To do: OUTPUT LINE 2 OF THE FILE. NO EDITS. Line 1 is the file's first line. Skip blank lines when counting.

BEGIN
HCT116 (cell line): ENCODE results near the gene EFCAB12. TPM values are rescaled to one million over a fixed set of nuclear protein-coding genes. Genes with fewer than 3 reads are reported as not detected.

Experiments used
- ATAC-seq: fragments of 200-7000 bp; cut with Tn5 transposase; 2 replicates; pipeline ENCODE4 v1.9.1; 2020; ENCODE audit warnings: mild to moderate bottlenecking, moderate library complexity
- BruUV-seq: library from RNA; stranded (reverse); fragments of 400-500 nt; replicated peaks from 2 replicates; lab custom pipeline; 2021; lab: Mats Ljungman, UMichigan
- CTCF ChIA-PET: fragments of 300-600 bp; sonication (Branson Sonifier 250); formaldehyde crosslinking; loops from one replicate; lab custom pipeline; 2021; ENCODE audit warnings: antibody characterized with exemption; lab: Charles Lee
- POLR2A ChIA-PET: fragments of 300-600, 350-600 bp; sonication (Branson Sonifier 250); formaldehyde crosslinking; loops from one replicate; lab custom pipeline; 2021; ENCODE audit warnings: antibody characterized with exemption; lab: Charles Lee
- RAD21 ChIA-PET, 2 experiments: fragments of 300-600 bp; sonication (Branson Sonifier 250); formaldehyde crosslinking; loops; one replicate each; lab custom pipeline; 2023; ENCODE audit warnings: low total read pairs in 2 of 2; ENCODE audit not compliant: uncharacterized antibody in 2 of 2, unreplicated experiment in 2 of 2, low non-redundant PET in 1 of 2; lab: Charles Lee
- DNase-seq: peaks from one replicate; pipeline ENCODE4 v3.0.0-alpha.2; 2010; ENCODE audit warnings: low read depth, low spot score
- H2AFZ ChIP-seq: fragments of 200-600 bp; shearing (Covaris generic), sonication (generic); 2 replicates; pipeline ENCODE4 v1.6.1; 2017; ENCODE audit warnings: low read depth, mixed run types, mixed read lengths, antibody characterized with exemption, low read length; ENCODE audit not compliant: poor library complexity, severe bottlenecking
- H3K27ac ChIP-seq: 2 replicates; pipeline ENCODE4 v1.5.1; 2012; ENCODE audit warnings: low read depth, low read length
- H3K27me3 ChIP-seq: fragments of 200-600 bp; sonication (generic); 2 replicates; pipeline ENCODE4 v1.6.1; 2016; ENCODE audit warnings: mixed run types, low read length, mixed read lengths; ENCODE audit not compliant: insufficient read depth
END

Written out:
Experiments used